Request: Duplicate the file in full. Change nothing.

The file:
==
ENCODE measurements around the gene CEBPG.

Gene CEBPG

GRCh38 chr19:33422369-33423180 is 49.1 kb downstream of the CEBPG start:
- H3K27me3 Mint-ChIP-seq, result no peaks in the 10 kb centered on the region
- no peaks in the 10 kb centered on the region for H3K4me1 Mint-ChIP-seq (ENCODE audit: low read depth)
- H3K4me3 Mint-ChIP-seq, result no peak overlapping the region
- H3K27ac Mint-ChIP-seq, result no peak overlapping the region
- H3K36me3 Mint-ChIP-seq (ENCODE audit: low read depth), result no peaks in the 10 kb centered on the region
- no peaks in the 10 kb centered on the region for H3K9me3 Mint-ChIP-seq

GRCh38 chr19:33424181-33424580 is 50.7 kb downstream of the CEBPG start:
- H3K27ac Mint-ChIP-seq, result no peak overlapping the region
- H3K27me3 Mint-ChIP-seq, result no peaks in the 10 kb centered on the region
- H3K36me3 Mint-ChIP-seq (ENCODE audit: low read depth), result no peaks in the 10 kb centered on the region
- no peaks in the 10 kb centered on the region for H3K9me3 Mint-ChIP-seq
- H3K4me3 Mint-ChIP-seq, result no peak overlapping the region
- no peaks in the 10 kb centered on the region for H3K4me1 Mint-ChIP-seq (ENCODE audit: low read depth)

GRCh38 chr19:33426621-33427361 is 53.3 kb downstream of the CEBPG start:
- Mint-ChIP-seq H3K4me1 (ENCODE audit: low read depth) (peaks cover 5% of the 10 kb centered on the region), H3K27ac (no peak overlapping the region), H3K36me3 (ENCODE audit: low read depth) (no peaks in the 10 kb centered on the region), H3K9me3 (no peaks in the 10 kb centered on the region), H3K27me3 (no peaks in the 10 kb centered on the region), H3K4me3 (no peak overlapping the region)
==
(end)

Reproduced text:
ENCODE measurements around the gene CEBPG.

Gene CEBPG

GRCh38 chr19:33422369-33423180 is 49.1 kb downstream of the CEBPG start:
- H3K27me3 Mint-ChIP-seq, result no peaks in the 10 kb centered on the region
- no peaks in the 10 kb centered on the region for H3K4me1 Mint-ChIP-seq (ENCODE audit: low read depth)
- H3K4me3 Mint-ChIP-seq, result no peak overlapping the region
- H3K27ac Mint-ChIP-seq, result no peak overlapping the region
- H3K36me3 Mint-ChIP-seq (ENCODE audit: low read depth), result no peaks in the 10 kb centered on the region
- no peaks in the 10 kb centered on the region for H3K9me3 Mint-ChIP-seq

GRCh38 chr19:33424181-33424580 is 50.7 kb downstream of the CEBPG start:
- H3K27ac Mint-ChIP-seq, result no peak overlapping the region
- H3K27me3 Mint-ChIP-seq, result no peaks in the 10 kb centered on the region
- H3K36me3 Mint-ChIP-seq (ENCODE audit: low read depth), result no peaks in the 10 kb centered on the region
- no peaks in the 10 kb centered on the region for H3K9me3 Mint-ChIP-seq
- H3K4me3 Mint-ChIP-seq, result no peak overlapping the region
- no peaks in the 10 kb centered on the region for H3K4me1 Mint-ChIP-seq (ENCODE audit: low read depth)

GRCh38 chr19:33426621-33427361 is 53.3 kb downstream of the CEBPG start:
- Mint-ChIP-seq H3K4me1 (ENCODE audit: low read depth) (peaks cover 5% of the 10 kb centered on the region), H3K27ac (no peak overlapping the region), H3K36me3 (ENCODE audit: low read depth) (no peaks in the 10 kb centered on the region), H3K9me3 (no peaks in the 10 kb centered on the region), H3K27me3 (no peaks in the 10 kb centered on the region), H3K4me3 (no peak overlapping the region)